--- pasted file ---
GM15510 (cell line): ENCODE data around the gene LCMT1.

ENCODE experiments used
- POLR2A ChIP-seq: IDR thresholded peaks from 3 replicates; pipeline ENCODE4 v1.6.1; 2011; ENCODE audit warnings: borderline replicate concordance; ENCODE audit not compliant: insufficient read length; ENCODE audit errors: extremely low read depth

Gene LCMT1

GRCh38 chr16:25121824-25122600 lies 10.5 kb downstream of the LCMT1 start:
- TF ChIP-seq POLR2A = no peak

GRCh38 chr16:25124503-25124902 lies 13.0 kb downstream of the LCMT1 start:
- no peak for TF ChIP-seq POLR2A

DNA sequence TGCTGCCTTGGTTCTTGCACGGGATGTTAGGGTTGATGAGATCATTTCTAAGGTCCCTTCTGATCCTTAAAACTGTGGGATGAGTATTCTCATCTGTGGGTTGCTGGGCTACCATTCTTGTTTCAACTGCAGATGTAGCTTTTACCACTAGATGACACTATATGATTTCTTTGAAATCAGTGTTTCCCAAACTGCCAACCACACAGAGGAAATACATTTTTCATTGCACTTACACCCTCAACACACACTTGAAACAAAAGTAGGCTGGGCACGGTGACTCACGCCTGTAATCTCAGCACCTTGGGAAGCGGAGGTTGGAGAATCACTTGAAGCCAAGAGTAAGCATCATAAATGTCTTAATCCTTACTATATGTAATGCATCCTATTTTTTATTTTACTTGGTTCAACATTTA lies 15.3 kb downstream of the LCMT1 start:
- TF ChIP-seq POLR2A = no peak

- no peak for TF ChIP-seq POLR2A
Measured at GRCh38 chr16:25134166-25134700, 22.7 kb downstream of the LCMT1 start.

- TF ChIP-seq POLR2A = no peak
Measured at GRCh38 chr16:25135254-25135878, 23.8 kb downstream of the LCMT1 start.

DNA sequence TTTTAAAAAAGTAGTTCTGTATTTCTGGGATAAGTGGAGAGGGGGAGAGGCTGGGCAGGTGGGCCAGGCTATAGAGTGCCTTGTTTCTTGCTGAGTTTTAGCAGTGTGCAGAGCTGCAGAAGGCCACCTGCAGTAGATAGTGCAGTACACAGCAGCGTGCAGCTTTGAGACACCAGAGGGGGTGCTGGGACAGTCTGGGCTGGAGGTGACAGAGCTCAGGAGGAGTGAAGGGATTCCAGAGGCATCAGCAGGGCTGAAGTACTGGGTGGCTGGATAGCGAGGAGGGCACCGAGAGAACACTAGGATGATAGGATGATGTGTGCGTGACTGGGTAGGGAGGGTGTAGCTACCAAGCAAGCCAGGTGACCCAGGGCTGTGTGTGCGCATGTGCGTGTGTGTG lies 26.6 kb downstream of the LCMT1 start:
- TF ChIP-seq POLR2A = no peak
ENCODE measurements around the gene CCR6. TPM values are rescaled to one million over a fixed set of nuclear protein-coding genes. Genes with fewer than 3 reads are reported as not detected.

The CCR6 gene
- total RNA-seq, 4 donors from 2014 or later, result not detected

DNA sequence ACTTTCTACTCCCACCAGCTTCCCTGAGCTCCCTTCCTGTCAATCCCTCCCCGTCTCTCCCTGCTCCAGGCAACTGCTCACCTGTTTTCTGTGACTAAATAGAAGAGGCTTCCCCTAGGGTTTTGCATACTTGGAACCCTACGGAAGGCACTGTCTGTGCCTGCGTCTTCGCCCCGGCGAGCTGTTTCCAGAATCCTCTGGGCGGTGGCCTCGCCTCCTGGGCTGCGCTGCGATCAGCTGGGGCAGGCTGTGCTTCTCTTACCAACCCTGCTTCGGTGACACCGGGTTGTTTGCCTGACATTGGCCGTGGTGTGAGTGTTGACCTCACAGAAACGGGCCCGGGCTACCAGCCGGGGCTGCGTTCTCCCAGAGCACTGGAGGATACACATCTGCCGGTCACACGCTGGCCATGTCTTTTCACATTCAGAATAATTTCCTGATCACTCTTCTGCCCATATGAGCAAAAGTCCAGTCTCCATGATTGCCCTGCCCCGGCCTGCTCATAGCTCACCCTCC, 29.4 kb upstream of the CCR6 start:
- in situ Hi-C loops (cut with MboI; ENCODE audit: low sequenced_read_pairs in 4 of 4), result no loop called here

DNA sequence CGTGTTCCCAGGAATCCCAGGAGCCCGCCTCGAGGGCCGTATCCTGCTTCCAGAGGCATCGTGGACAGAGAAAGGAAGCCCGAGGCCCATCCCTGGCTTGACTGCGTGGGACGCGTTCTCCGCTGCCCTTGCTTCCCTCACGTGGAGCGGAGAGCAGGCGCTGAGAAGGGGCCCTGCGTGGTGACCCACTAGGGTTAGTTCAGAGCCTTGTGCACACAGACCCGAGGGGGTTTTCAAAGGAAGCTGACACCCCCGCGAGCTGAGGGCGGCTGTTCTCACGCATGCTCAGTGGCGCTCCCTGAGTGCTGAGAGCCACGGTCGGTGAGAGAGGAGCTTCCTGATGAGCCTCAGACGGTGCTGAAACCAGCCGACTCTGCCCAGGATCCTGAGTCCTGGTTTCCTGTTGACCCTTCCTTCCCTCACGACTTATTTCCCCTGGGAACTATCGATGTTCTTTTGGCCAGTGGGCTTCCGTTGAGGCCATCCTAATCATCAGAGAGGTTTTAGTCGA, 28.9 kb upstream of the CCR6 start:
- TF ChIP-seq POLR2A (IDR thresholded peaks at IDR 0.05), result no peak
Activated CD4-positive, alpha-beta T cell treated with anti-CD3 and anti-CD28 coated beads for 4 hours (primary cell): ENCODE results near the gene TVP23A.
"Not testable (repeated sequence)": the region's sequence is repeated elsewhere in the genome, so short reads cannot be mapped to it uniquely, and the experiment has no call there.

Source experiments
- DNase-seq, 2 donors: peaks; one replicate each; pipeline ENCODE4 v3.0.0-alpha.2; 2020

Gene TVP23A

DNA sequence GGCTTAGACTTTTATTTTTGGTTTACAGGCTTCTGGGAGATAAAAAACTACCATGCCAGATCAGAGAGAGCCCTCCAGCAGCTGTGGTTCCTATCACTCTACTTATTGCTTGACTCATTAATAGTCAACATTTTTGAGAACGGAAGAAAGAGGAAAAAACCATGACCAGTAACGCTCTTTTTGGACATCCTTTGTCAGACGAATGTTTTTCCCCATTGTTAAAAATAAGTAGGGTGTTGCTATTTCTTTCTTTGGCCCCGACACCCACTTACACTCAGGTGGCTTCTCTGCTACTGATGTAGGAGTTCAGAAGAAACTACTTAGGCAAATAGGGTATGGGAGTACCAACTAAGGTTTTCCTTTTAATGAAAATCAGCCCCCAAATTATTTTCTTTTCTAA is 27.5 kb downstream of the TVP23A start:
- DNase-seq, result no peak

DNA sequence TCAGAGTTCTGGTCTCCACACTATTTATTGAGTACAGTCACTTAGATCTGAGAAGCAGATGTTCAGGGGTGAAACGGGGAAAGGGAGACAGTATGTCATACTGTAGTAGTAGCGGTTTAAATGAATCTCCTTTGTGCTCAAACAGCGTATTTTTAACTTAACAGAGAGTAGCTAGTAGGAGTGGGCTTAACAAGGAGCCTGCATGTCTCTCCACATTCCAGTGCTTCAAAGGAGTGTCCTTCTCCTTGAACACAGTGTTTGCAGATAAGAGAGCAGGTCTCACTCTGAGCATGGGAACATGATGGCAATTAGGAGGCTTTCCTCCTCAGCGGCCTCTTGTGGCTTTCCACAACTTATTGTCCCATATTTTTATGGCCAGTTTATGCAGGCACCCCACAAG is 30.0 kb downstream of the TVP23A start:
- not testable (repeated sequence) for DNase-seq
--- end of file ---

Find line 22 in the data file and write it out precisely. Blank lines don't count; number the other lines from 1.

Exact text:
DNA sequence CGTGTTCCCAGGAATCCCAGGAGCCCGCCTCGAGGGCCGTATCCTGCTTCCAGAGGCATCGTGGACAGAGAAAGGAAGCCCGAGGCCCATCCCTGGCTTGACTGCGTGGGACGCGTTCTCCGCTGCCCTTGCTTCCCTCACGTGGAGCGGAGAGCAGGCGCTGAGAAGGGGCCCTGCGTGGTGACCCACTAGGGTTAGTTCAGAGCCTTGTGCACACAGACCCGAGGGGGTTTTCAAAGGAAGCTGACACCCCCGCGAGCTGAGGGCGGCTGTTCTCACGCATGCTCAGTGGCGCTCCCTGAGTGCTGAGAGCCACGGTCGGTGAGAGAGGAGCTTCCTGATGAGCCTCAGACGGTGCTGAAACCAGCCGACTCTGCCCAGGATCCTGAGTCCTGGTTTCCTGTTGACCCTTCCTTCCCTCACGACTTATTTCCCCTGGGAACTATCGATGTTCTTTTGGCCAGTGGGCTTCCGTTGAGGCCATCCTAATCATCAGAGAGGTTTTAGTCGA, 28.9 kb upstream of the CCR6 start: